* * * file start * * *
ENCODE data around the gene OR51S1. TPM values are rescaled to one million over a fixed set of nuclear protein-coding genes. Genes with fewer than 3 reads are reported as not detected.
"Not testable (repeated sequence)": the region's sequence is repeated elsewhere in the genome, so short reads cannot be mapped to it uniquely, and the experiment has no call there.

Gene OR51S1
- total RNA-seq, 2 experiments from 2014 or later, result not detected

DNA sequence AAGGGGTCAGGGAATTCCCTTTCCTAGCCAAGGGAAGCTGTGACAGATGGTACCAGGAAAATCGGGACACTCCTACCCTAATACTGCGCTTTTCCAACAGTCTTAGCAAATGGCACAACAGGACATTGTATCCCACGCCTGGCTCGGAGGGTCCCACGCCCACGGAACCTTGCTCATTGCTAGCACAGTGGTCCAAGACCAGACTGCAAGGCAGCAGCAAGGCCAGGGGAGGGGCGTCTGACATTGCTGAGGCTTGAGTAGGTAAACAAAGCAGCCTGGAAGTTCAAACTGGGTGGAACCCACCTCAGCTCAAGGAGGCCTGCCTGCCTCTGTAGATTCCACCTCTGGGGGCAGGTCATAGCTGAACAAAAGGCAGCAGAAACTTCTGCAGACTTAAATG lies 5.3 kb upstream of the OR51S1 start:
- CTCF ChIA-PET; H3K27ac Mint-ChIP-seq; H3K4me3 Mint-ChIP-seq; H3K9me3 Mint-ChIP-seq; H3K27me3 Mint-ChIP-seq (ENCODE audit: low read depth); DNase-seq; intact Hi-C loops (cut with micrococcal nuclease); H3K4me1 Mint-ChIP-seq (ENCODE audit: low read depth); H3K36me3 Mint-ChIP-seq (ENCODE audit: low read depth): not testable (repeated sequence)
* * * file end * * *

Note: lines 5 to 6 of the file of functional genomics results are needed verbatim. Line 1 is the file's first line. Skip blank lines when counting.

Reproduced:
DNA sequence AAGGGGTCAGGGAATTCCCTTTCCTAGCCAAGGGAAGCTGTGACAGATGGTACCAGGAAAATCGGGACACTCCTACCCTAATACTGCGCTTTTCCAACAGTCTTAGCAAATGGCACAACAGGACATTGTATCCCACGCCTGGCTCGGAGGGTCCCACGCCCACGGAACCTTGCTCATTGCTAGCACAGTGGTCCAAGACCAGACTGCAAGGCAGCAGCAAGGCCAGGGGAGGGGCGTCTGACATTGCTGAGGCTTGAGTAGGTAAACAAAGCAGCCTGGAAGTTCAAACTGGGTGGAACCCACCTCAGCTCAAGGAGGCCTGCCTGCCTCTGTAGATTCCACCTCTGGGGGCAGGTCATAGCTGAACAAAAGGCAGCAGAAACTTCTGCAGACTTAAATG lies 5.3 kb upstream of the OR51S1 start:
- CTCF ChIA-PET; H3K27ac Mint-ChIP-seq; H3K4me3 Mint-ChIP-seq; H3K9me3 Mint-ChIP-seq; H3K27me3 Mint-ChIP-seq (ENCODE audit: low read depth); DNase-seq; intact Hi-C loops (cut with micrococcal nuclease); H3K4me1 Mint-ChIP-seq (ENCODE audit: low read depth); H3K36me3 Mint-ChIP-seq (ENCODE audit: low read depth): not testable (repeated sequence)